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Uber betting its global empire is key for rolling out bikes, scooters



Rachel Holt Uber Jump bike CEO IGNITION
Rachel Holt,
head of New Modalities at Uber, and Ryan Rzepecki, the
founder of Jump Bikes, speak during Business Insider’s IGNITION
conference 2018.


  • Uber wants
    to be the one-stop app for transportation across the globe.
  • Two executives — Uber’s head of New Modalities and the CEO of
    a bike-share company purchased by Uber last year — spoke at
    Business Insider’s IGNITION conference on Monday.
  • The company hopes to expand its presence from ride-hailing to
    rolling out bikes, scooters, and other new vehicles.

With nine years and more than 80 countries under its belt,
is hoping its
and ubiquitous presence in cities around the world
can help it win on micro-mobility as well.

Speaking at Business Insider’s IGNITION conference, Rachel Holt,
Uber’s head of New Modalities, said these relationships will be
key as the company seeks to expand Jump, a bike-share company
it purchased last year.

“Many of us have done this before,” Holt said, referring to its
now 16,000-strong workforce. “The ability for us [to] recognize
that this is a new business, and different from businesses from
one we’ve run — to bring that to the infrastructure that we have
at Uber is pretty compelling.

“When you couple the hardware expertise and relationships with
cities that [Jump CEO Ryan Rzepecki] and the Jump team have
brought, and coupling it with the operation … we’ve got at Uber
— with these global teams on the business and policy side, it
looks like a pretty exciting. You’ll start to see a pretty
massive ramp-up in scale over the next half.”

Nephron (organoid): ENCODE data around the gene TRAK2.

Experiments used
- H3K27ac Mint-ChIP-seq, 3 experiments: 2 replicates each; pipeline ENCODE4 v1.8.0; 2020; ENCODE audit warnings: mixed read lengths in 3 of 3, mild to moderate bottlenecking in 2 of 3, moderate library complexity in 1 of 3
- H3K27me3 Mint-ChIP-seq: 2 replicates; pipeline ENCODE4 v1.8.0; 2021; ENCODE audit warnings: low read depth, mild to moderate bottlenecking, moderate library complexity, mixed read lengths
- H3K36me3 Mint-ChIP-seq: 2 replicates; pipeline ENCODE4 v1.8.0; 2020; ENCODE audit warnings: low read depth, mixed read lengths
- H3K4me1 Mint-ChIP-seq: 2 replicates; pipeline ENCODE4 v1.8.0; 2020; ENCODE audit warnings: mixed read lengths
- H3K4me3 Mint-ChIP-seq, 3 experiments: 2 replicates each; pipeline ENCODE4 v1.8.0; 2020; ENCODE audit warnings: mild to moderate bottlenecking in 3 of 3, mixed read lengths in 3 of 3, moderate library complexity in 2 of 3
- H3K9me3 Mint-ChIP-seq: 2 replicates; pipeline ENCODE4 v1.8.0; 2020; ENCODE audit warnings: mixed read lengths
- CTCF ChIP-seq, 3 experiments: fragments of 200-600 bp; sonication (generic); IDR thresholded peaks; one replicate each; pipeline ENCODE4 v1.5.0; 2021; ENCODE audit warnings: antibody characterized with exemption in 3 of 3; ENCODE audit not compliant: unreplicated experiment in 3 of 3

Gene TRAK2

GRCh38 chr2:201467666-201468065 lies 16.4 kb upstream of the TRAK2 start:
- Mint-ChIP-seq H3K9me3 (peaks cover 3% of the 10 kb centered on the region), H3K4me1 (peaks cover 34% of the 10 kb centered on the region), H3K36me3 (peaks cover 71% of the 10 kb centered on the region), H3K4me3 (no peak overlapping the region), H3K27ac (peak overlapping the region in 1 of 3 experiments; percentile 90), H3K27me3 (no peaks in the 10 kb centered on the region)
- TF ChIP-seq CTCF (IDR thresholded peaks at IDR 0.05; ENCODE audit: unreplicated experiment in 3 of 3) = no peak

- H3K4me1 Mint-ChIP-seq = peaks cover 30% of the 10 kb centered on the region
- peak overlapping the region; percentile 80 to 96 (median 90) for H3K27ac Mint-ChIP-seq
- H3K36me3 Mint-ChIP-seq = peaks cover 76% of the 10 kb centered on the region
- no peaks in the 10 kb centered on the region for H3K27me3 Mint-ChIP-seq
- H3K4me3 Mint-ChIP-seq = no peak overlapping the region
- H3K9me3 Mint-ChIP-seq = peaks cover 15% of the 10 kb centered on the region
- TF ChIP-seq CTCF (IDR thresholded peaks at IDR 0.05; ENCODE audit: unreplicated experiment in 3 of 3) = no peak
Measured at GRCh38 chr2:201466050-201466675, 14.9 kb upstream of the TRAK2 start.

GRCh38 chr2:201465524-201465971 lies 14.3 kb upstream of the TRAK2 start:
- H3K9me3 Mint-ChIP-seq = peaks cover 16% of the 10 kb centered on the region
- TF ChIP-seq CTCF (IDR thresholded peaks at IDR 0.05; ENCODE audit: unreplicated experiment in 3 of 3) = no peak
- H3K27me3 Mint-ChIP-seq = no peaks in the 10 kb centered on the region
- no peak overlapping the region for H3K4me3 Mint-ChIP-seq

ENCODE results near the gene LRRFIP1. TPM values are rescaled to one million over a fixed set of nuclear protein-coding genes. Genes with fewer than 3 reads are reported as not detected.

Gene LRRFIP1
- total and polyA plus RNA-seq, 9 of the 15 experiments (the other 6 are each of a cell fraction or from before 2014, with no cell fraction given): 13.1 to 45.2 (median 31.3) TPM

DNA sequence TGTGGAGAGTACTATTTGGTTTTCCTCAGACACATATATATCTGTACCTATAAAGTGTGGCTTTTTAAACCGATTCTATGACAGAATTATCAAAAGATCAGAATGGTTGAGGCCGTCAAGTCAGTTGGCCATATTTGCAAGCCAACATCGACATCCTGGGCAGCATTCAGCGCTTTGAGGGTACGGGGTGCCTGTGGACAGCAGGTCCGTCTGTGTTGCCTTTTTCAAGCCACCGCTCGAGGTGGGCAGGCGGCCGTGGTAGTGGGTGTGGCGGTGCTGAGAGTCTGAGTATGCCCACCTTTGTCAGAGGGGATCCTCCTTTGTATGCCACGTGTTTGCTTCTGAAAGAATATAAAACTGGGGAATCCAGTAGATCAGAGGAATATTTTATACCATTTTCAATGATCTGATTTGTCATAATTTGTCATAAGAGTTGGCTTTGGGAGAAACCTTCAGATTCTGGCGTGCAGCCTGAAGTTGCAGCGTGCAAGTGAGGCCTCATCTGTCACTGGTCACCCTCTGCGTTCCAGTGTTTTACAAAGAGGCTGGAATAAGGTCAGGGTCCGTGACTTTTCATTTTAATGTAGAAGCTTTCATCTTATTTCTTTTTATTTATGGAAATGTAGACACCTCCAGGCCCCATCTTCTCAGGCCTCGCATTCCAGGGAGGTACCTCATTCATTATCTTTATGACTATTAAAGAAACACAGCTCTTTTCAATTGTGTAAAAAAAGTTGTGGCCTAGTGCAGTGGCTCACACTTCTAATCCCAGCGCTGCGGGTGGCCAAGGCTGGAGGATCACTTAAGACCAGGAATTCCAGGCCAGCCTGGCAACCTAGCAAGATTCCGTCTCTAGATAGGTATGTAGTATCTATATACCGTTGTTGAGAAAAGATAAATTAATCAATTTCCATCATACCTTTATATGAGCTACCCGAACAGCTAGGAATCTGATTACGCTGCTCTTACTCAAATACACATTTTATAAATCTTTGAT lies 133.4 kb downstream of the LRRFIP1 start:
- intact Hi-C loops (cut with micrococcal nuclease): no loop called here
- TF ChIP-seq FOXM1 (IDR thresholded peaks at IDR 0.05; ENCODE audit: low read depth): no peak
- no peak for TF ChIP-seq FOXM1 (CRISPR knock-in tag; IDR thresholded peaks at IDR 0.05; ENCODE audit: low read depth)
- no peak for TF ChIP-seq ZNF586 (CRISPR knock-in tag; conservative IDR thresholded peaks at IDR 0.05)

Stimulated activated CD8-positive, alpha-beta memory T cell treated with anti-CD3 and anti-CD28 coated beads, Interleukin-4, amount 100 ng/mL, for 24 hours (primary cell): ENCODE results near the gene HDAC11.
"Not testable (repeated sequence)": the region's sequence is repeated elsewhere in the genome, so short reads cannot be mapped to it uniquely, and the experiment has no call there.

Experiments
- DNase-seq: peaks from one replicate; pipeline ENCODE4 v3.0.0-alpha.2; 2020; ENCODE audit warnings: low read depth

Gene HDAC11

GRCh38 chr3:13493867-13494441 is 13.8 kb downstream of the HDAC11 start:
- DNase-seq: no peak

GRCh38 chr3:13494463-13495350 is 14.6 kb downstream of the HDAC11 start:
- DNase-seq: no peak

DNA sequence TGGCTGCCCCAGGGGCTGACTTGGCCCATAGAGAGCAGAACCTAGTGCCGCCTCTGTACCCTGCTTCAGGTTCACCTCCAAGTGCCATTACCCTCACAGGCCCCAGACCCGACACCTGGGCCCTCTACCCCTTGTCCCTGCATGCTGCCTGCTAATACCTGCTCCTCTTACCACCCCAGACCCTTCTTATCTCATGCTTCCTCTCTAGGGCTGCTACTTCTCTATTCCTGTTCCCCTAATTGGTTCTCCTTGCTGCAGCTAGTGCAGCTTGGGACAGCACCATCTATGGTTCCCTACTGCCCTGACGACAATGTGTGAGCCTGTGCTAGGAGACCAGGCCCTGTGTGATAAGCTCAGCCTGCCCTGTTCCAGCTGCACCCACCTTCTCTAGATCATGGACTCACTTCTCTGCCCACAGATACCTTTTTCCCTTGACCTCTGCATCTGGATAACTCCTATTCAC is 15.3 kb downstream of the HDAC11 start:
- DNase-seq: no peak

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“For now, Jump’s bikes are only in 13 cities around the country,
with scooters in an even smaller subset, but the company has big
plans for its expansion. It’s got plenty of catching up to do if
it wants to beat Lyft, which now owns the US’ largest bike and
scooter system through its acquisition of Motivate and its
systems in New York, San Francisco, Chicago, Washington D.C. and

“It all comes down to building necessary tools in cities for
bikes and scooters to augment cars,” according to Rzepecki.

“It all gets back to ‘how do we take this and scale it,'” he said
at IGNITION. “Cities need these big investments and make it safer
for people to bike, and have places for these vehicles to park at
the end of their trip.”

At the end of the day, Uber wants to empower people to go
car-free, Holt and Rzepecki said. That means helping people
connect transit trips with walking, bikes, or any new development
in micro-mobility.

“Jump, even before the acquisition, has invested in hardware
expertise to make the best-in-class vehicle,” Rzepecki said. “For
scooters right now, everyone’s sourcing from the same folks and
there’s not much differentiation. We have a chance over the next
year or two to stand apart in the actual vehicle design.”

“You’re going to see a lot of different kinds of vehicles,” Holt

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